It’s been a little over two weeks since I’ve gotten my Xbox 360, and I’m here to give my experiences with the system so far. This console certainly has it’s issues, but do the pros make up for the cons?
Time to power the system on! The system booted fine, and I just had to fill out some basic forms and set the date and time. I was immediately presented with the option to update the system by connecting to the internet which surprised me, but I gave it a go. I was amazed, because it downloaded the patch and installed it within seconds. This was the first time I knew that the console was actually online, but I was primarily amazed that I did not even have to do anything on the desktop in order to get it online.
I was impressed by the GUI that the console has, and wished Windows looked only half as cool. The main UI is split into 4 ‘blades’, each one delivering different options. The first blade is for Xbox Live, and allows you to connect, check your friends list and also log onto the Xbox Live Marketplace. The Live Marketplace is a new service that allows content downloads, such as trailers and even demos. After this two week period, the demos selection is slim with only 3 or 4 to choose from. I’m hoping as months pass though, that this service will be updated often because downloading new demos to try before you buy… is the easiest way to do things.
The second blade is for your game selection. You can check out your achievements, view demos or trailers and play games that you downloaded through the Live Arcade. Media is what the third blade takes care of, included viewing pictures, video and playing music. If you install some software on your Windows PC, you can use the Media Connect feature, which will allow you to stream such files onto the Xbox. The least interesting blade is the fourth one which takes care of all things settings. You can set up your console, place parental protection, set up your tv resolution and more.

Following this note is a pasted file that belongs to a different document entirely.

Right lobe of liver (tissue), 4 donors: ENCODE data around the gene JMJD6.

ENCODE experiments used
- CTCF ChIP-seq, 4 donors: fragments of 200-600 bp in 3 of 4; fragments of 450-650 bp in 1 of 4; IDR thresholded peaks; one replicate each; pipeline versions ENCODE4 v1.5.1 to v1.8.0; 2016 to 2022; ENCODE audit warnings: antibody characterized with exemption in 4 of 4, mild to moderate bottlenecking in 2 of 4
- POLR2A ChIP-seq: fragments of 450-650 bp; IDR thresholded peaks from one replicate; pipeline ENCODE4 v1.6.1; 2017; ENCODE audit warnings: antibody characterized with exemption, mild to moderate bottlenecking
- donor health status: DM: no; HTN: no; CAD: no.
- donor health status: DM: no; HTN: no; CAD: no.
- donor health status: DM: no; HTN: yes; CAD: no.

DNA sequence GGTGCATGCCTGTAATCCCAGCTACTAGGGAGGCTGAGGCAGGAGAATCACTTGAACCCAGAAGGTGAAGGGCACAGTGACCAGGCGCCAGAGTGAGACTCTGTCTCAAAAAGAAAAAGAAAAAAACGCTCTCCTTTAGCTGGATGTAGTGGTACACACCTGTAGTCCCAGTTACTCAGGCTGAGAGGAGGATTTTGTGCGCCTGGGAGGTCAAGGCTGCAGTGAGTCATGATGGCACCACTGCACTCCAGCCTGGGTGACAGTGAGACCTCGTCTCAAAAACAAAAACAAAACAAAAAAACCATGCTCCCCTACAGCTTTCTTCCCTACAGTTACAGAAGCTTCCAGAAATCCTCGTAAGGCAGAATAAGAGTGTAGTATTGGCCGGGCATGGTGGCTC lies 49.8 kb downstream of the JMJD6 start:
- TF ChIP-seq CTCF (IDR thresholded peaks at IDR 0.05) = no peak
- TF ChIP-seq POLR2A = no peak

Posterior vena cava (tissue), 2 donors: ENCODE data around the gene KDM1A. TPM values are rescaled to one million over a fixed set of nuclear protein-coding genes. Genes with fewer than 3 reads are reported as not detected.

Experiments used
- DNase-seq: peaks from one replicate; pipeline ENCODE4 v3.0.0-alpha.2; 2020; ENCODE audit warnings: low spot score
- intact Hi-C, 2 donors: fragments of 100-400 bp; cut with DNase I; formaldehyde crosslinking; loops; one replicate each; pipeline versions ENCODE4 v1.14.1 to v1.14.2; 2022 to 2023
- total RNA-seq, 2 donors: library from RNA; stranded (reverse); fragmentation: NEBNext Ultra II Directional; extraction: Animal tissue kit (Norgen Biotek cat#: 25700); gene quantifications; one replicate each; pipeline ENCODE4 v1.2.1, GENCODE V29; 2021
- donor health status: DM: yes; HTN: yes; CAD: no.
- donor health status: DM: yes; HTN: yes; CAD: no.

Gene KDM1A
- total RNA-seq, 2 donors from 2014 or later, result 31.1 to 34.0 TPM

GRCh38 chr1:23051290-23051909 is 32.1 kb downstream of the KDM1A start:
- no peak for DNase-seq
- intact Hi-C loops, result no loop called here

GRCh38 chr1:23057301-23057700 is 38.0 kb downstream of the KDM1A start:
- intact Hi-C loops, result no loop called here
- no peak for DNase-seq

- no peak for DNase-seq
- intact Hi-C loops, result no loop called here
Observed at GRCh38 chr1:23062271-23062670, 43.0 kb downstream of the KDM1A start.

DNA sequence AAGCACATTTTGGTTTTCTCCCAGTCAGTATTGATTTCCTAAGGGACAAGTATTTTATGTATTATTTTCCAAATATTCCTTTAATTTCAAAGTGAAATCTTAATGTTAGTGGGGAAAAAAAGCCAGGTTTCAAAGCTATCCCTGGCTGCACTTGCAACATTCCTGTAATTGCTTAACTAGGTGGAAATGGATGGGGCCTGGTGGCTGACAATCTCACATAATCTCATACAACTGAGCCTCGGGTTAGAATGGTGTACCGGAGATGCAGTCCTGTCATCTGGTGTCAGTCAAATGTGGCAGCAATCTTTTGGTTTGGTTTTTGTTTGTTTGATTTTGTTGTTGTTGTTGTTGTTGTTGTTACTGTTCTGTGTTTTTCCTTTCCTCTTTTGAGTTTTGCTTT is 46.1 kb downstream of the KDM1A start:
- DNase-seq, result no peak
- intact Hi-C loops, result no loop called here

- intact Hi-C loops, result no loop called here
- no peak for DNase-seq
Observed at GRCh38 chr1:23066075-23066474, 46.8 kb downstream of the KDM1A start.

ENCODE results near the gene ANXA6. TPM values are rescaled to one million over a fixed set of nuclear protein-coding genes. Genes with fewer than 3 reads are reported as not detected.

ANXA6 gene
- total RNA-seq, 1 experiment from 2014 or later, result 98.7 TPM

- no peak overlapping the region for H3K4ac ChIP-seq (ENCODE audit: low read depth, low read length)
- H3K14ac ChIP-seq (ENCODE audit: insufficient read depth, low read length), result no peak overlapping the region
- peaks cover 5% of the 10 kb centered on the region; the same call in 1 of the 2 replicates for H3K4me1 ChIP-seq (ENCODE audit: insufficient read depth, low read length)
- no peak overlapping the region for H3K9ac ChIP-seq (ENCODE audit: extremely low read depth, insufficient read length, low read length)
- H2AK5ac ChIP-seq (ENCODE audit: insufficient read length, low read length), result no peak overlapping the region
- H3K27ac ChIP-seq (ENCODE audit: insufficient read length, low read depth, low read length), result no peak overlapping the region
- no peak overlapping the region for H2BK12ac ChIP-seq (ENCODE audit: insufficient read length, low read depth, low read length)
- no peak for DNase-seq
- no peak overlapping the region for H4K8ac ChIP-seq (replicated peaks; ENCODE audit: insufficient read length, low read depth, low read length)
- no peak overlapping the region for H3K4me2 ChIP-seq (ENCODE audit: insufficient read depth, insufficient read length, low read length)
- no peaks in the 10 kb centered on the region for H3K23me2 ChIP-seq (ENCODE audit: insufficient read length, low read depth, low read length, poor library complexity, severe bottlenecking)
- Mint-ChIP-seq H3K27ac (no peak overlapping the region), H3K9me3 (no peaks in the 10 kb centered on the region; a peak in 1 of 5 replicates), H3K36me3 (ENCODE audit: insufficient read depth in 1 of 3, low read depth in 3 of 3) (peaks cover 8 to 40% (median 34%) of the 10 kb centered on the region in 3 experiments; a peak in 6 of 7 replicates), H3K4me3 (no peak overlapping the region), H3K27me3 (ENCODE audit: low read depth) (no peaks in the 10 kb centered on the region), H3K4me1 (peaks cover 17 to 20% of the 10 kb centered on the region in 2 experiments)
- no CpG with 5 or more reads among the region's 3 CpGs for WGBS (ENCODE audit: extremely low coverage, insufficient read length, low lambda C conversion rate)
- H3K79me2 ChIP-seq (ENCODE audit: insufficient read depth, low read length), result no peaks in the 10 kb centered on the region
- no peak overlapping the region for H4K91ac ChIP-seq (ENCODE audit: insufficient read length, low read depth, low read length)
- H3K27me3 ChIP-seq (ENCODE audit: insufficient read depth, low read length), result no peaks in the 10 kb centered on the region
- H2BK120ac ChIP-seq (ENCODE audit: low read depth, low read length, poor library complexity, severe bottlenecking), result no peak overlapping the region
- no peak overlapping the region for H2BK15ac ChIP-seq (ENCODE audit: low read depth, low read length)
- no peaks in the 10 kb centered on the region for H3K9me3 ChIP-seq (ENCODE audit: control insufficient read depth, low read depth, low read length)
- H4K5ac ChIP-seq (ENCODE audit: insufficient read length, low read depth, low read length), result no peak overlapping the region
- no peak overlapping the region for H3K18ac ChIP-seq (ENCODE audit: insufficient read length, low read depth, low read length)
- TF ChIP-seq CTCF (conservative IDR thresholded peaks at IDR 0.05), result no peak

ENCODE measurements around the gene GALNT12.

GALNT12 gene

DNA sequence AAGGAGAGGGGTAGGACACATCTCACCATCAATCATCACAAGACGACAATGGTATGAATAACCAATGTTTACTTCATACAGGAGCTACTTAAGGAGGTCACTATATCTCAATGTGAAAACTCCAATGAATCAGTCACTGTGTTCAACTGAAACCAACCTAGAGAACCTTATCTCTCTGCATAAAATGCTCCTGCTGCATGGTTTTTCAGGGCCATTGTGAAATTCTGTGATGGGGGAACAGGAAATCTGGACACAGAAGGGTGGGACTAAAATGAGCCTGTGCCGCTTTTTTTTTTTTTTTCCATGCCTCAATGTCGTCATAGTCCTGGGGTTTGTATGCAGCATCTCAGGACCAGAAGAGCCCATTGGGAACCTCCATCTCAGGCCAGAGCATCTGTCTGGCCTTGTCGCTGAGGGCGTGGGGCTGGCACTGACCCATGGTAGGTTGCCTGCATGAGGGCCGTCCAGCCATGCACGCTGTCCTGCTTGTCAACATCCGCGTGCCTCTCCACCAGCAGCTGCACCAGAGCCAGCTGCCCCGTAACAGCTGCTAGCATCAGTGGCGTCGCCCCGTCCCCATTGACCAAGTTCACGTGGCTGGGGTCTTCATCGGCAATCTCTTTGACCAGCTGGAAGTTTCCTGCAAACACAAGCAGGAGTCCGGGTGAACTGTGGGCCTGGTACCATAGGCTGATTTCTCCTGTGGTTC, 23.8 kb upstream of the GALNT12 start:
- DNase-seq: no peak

Overall, this is definitely the finest looking UI we have seen in place on a console and makes all others look extremely boring. As soon as you turn the system on, it will connect you to your Xbox Live account. Because of this, you have many options available to you as soon as you turn on the console without a game, plus it will allow you to play online quickly since it will log you on before your game even loads.
I am personally impressed by the connectivity of the console. One of the coolest methods in my opinion is that you can plug in USB storage and access files on it. If you have a digital camera, you can plug it in, and set up a slideshow. With a USB thumb drive, you can store some music or pictures and plug it into the system as well. This is useful if you are going to a friends house but want to take your music with you to play during gameplay. When playing any game, you can mute the ingame music then play your own. It’s a feature that I’m quite happy with. I did not test an external hard drive in an enclosure, but I would imagine it would work just fine.
One thing I was hoping to do was be able to back up saved games to the thumb drive, or copy music from the drive to the system. I could not see any way to do this, although it doesn’t surprise me. If people could copy their saved games to it as a backup tool, then they wouldn’t sell many memory cards, which as always are ridiculously overpriced. Music is a weird one though, as I would think you’d be able to copy music TO your Xbox at least. Not everyone wants their console hooked up to the computer and stream it all the time. If anyone knows a way to do any of these tasks, let me know!